6 Mistakes to Avoid When Choosing Binoculars as a Newbie

(Last Updated On: July 23, 2019)

Binoculars are quite handy for bird watching, hunting, star gazing or sightseeing. You might not bother looking into the product specifications and blindly buy any product, believing that more or less all binoculars are suitable for whatever use you have of them.

Does that sound familiar? If you haven’t bothered with binocs’ specifics ever, now is the time to do so. When it comes to tech equipment, it is essential to know the basics of the product in order to buy something that fits your required usage and personal choice.

You might ask why is that even necessary?

Well, firstly, you don’t want to waste your money on a bad set. Secondly, with the constant improvement in technology, binoculars over time have also come to serve a variety of functions. Many are built for specific usage, so knowing your own type is highly important for a good experience.

In this article, we will not only tell you about mistakes to avoid when choosing binoculars as a newbie but also build a basic foundation of the types, nomenclature, features and specifications of binoculars.

Read on to find out more about binoculars, so that the next time you go for buying one, you have the perfect knowledge on what to look for.

Types of Binoculars:

Binoculars vary in different specifications depending on the particular product or brand. But the major and simplest distinction between a pair of binoculars is the focus of the lens. On that basis, there are two types of binoculars available in the market.

Central Focusing (CF): A binocular with a central focusing knob to adjust the clarity of an image for a more clear, bright and crisp view. It is much easier and preferable to use since you do not have to hassle over-focusing on each eye individually.

Individual Focusing (IF): A binocular that has separate focusing knobs for both the eyes. This is preferable for astronomical viewing like stargazing, etc. because better focus and image clarity is required for such telescoping.

The binoculars also vary depending on the prisms used for reflection of light within them. I will also discuss the types of prisms used in the binoculars for your basic understandings.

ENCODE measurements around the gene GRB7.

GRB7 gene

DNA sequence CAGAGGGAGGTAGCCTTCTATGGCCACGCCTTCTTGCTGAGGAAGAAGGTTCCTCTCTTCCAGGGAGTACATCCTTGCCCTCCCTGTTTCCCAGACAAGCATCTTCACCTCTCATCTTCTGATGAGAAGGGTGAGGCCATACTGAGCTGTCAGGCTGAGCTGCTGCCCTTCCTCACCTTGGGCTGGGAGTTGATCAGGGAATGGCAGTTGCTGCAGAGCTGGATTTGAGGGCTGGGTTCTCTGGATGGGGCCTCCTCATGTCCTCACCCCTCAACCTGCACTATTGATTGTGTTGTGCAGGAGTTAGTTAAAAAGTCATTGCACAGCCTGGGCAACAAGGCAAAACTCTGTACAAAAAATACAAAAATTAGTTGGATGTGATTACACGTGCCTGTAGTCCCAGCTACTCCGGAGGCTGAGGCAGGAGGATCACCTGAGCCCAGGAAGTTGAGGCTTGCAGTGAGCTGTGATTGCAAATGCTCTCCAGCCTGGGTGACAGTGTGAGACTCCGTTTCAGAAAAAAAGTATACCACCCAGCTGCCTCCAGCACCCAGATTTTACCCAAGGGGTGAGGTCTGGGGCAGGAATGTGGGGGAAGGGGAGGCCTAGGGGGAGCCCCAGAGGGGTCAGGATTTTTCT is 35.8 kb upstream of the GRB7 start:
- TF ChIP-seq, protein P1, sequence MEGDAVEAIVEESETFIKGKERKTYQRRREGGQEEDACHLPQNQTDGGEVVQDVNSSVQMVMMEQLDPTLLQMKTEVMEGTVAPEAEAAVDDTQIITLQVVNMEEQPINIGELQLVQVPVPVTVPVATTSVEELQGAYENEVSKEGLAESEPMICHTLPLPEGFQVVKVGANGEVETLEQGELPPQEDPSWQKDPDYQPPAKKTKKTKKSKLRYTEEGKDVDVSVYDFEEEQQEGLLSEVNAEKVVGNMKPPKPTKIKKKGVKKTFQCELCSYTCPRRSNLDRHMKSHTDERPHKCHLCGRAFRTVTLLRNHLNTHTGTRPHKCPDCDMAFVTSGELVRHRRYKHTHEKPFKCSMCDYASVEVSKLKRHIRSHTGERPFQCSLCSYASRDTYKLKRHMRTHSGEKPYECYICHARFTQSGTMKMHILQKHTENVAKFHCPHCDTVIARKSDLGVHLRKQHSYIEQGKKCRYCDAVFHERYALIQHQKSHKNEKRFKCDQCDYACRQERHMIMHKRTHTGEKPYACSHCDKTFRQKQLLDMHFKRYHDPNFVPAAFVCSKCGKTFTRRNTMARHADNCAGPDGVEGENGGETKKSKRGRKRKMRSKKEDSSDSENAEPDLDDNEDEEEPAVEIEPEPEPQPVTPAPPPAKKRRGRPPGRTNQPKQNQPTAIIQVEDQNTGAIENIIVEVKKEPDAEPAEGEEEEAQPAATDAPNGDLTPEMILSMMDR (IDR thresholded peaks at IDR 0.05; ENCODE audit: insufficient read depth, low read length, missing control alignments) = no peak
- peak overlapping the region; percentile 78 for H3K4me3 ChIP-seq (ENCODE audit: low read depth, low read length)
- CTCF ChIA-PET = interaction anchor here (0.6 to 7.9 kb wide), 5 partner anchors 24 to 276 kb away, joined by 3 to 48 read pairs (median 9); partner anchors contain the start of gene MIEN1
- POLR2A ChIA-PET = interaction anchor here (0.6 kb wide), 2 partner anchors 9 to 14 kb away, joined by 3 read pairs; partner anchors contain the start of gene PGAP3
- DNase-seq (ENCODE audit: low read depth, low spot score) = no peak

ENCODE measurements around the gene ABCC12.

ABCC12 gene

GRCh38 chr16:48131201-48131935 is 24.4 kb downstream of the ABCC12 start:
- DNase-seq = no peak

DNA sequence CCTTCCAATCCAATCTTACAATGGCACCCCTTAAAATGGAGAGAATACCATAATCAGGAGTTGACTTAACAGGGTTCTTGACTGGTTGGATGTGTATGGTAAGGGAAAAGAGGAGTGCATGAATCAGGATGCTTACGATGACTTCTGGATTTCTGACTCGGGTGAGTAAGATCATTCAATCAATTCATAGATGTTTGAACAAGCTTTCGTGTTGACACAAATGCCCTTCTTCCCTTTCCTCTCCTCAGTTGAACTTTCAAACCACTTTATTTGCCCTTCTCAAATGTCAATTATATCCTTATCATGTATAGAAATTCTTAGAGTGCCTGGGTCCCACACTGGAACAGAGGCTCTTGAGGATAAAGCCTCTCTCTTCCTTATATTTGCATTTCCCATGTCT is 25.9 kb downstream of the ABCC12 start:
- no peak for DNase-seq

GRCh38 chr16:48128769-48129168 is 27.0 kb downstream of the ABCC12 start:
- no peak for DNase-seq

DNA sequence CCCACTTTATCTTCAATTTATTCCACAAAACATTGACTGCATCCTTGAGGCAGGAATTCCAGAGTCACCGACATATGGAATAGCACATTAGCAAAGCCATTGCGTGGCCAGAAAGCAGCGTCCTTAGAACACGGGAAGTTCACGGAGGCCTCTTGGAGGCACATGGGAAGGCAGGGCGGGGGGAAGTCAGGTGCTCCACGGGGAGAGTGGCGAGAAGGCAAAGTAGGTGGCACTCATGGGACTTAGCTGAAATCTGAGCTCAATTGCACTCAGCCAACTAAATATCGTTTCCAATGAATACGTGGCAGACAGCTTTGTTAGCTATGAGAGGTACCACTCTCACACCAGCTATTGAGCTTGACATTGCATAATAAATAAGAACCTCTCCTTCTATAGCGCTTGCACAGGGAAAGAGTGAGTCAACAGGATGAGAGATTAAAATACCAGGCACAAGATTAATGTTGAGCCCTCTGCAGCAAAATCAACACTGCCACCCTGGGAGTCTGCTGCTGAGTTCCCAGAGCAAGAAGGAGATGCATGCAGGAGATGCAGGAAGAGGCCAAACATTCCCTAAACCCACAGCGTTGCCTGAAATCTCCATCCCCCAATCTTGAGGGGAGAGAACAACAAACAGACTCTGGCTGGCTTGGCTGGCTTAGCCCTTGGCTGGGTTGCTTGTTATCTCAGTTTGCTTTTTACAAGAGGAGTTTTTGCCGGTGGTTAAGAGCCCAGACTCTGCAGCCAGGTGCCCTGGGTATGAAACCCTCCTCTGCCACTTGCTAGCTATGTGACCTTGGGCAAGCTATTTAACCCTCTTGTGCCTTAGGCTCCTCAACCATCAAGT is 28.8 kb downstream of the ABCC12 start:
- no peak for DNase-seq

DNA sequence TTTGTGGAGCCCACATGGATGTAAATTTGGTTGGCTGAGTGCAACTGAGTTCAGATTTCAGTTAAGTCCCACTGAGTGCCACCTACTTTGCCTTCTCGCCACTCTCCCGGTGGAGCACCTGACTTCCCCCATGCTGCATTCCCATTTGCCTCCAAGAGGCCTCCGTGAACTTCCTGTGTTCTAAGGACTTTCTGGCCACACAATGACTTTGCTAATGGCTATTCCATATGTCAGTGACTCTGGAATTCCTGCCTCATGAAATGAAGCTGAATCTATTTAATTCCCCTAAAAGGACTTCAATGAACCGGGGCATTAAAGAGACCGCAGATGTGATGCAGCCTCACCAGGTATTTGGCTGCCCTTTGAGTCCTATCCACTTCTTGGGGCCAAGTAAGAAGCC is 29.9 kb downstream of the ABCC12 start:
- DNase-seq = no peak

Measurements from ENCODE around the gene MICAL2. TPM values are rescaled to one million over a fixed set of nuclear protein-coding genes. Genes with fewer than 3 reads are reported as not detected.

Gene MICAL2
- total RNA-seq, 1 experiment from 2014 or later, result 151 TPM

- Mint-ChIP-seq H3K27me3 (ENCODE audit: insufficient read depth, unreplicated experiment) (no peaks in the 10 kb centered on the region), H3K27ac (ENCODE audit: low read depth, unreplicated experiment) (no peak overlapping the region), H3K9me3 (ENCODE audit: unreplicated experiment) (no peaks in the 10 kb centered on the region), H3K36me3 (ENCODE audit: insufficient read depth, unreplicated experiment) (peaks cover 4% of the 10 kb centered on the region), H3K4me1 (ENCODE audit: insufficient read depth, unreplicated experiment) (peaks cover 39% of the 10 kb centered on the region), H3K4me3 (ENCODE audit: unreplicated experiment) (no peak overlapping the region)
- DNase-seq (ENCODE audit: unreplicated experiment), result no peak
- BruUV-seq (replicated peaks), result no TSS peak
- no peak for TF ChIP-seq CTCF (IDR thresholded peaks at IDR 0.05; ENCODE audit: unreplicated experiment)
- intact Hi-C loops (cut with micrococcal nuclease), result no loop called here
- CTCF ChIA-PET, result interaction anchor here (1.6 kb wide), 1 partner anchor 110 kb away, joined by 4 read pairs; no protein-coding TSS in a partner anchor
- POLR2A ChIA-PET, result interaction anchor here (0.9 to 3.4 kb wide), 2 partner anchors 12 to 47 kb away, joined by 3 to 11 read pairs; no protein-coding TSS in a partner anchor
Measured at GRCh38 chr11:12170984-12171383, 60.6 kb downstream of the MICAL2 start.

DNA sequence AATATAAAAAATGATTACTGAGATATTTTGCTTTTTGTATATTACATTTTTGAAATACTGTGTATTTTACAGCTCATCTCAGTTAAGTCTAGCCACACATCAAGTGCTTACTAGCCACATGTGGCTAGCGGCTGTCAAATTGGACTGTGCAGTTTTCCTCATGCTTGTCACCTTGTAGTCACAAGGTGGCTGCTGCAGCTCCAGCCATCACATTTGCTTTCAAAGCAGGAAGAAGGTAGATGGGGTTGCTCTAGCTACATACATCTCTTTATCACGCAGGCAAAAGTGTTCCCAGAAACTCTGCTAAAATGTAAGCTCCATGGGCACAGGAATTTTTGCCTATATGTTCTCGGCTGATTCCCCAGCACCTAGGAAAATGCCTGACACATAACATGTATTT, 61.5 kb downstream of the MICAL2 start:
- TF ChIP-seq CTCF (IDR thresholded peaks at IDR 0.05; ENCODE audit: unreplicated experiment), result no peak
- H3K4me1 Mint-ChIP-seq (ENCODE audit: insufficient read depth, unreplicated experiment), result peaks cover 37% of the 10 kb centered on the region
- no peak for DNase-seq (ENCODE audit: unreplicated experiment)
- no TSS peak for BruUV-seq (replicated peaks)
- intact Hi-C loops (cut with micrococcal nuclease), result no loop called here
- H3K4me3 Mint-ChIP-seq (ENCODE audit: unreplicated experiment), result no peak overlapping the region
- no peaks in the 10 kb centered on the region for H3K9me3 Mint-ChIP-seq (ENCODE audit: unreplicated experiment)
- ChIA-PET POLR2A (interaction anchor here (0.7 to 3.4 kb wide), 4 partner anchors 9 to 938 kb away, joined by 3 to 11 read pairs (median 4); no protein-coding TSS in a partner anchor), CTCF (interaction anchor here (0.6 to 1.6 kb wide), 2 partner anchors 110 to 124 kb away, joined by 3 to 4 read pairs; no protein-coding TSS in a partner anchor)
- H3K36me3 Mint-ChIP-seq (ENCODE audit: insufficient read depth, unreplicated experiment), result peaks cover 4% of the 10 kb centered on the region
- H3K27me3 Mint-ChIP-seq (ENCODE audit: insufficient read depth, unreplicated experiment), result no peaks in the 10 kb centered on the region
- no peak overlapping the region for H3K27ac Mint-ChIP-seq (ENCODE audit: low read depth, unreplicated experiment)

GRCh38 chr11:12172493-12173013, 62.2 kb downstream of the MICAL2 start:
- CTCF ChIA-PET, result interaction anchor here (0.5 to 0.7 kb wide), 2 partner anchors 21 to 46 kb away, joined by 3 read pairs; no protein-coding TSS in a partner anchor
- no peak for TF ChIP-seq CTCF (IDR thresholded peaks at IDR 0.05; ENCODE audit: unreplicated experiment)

Features and Specifications of Binoculars:

Before we move on to common mistakes to avoid when choosing binoculars separately, you should understand the general features and specifications of Binoculars first.

This will help you to know what to look for when choosing binoculars, and the mistakes to avoid when choosing will only be a bonus add-on to your understanding and knowledge.

Let us now look at some of the general features and specifications of Binoculars.

Objective lens is the larger or front lens of the binoculars. Their diameter is measured in millimetres. The smaller lens (the ones closer to your eyes) that you use to look through a pair is called the ocular lens.

The objective lens determines the image quality. The larger lens gives a brighter and crisper image because they allow more light to enter the lens. Binoculars with a higher objective number are also heavier to carry.

 Magnification is the number of times an image is magnified. For example, in an 8×42 binocular, 8 is the magnification and 42 is the objective lens’ diameter/size (mm).

So, the image viewed in 8 x 42 is magnified or ‘looks larger/closer’ up to 8 times while the diameter of the objective lens is 42 mm.

Magnification affects three basic factors:

  1. Stability
  2. Field of View
  3. Image Brightness

Although a binocular with higher magnification and objective lens diameter might seem like a good idea, but also keep in mind that a higher magnification offers a limited or narrow field of view, as well as the risk of an unstable, blurry image.

So, if you want a larger field of view, go for a moderate magnification that does not compromise on image clarity and result. Otherwise, you might also experience eye fatigue if the image is compromised.

  • Binocular size depends on the objective lens’ size. We’ll briefly discuss three sizes of binoculars in broad terms. You should choose a type that suits your need and personal choice.
  •  Compact – light-weight, portable, easier to carry and use due to their small, compact size but not recommended for use over an extended period. (Common Specs: 8×10, 10×25)
  •  Mid-size – moderately-sized, a bit heavier than compact ones but best for all-around use of binoculars, be it wildlife, outdoors, or sports’ use. (Common Specs: 7×35, 10×32)